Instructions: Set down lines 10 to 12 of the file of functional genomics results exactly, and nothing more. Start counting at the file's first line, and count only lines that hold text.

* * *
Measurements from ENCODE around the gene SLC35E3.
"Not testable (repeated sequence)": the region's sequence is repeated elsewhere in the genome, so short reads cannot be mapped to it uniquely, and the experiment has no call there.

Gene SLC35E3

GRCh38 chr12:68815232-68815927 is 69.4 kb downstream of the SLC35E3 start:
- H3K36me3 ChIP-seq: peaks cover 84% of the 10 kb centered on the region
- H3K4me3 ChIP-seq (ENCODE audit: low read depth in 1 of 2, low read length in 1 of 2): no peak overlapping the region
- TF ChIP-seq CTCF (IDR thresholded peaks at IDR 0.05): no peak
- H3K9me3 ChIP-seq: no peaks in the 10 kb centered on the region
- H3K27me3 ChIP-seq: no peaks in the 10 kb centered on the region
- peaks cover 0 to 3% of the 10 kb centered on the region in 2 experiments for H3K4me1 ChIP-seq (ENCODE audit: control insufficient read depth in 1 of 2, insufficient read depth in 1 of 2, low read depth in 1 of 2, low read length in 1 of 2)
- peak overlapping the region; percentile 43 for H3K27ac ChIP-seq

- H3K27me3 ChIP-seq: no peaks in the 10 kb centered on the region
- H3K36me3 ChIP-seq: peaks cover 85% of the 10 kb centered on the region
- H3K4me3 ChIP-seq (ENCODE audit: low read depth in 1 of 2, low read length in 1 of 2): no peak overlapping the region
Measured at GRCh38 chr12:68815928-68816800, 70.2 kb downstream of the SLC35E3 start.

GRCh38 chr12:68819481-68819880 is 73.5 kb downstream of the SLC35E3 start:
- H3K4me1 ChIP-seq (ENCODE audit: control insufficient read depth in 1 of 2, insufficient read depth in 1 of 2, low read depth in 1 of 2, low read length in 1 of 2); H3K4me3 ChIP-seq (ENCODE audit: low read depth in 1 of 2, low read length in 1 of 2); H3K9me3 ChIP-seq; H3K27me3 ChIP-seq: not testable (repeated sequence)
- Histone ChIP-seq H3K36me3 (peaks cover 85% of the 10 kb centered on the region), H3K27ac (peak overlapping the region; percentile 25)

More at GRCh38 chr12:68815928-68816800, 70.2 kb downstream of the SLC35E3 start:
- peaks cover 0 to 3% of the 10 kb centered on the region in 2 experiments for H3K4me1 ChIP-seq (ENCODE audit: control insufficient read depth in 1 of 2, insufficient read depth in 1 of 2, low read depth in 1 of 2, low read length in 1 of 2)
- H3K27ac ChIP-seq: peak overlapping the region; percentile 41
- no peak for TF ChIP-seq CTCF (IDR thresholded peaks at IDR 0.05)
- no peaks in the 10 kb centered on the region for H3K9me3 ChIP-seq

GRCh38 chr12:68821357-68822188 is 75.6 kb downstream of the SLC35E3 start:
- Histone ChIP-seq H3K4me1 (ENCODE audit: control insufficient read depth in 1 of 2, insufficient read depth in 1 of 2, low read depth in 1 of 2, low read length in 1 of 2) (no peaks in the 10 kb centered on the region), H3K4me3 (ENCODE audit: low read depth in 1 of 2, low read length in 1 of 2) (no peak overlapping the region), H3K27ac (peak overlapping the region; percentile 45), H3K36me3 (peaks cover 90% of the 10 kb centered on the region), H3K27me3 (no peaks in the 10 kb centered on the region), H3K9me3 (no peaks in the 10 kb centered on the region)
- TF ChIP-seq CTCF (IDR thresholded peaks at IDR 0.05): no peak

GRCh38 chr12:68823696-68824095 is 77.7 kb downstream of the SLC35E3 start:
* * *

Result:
- peaks cover 0 to 3% of the 10 kb centered on the region in 2 experiments for H3K4me1 ChIP-seq (ENCODE audit: control insufficient read depth in 1 of 2, insufficient read depth in 1 of 2, low read depth in 1 of 2, low read length in 1 of 2)
- peak overlapping the region; percentile 43 for H3K27ac ChIP-seq

- H3K27me3 ChIP-seq: no peaks in the 10 kb centered on the region